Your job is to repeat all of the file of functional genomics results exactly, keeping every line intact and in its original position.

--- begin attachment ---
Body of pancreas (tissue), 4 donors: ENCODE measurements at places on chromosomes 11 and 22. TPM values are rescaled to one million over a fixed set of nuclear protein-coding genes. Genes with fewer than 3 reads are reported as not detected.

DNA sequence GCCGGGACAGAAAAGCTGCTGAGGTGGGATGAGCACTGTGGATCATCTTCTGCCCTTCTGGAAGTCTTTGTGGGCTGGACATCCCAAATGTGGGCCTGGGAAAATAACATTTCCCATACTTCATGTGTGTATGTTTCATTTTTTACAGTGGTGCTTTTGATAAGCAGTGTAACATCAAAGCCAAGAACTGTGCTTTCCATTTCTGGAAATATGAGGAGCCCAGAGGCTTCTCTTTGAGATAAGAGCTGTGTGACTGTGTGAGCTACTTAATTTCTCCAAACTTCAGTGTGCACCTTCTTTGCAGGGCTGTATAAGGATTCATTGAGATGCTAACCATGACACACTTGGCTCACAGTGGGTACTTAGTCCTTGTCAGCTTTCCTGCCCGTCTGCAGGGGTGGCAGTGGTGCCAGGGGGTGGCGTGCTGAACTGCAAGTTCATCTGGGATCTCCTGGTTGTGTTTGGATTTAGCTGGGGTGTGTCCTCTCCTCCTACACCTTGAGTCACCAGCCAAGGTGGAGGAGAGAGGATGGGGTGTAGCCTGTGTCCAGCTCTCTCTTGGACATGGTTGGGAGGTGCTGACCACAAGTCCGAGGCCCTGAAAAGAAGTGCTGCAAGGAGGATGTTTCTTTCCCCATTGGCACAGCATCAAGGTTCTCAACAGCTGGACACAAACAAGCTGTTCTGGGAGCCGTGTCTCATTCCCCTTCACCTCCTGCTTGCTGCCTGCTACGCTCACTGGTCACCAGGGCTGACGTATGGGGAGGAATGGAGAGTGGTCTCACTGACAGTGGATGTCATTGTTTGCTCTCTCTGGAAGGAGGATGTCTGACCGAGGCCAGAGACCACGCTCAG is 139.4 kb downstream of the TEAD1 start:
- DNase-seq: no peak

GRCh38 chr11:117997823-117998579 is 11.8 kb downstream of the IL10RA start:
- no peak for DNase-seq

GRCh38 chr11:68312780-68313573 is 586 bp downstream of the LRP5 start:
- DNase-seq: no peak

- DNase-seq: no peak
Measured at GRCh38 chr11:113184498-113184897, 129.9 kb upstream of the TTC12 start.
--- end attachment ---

Body of pancreas (tissue), 4 donors: ENCODE measurements at places on chromosomes 11 and 22. TPM values are rescaled to one million over a fixed set of nuclear protein-coding genes. Genes with fewer than 3 reads are reported as not detected.

DNA sequence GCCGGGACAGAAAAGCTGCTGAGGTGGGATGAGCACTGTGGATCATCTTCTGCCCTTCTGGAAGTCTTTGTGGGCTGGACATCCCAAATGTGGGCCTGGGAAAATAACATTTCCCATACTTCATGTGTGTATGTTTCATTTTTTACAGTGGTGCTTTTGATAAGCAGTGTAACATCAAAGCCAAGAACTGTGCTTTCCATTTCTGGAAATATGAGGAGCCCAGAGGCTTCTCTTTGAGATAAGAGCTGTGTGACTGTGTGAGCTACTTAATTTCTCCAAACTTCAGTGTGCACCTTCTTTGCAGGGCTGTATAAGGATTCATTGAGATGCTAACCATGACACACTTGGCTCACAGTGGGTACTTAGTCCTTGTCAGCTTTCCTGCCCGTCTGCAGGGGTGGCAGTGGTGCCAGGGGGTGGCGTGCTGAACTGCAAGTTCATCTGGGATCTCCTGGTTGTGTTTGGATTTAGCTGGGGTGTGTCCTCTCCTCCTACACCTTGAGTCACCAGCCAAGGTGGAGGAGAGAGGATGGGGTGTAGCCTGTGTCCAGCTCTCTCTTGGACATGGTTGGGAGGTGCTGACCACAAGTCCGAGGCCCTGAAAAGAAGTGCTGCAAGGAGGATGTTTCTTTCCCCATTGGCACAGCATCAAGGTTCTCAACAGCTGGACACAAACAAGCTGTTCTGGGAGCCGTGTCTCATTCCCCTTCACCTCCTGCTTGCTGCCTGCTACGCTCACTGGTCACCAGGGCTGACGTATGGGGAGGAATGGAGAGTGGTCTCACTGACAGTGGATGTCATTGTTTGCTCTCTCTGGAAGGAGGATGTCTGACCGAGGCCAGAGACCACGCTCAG is 139.4 kb downstream of the TEAD1 start:
- DNase-seq: no peak

GRCh38 chr11:117997823-117998579 is 11.8 kb downstream of the IL10RA start:
- no peak for DNase-seq

GRCh38 chr11:68312780-68313573 is 586 bp downstream of the LRP5 start:
- DNase-seq: no peak

- DNase-seq: no peak
Measured at GRCh38 chr11:113184498-113184897, 129.9 kb upstream of the TTC12 start.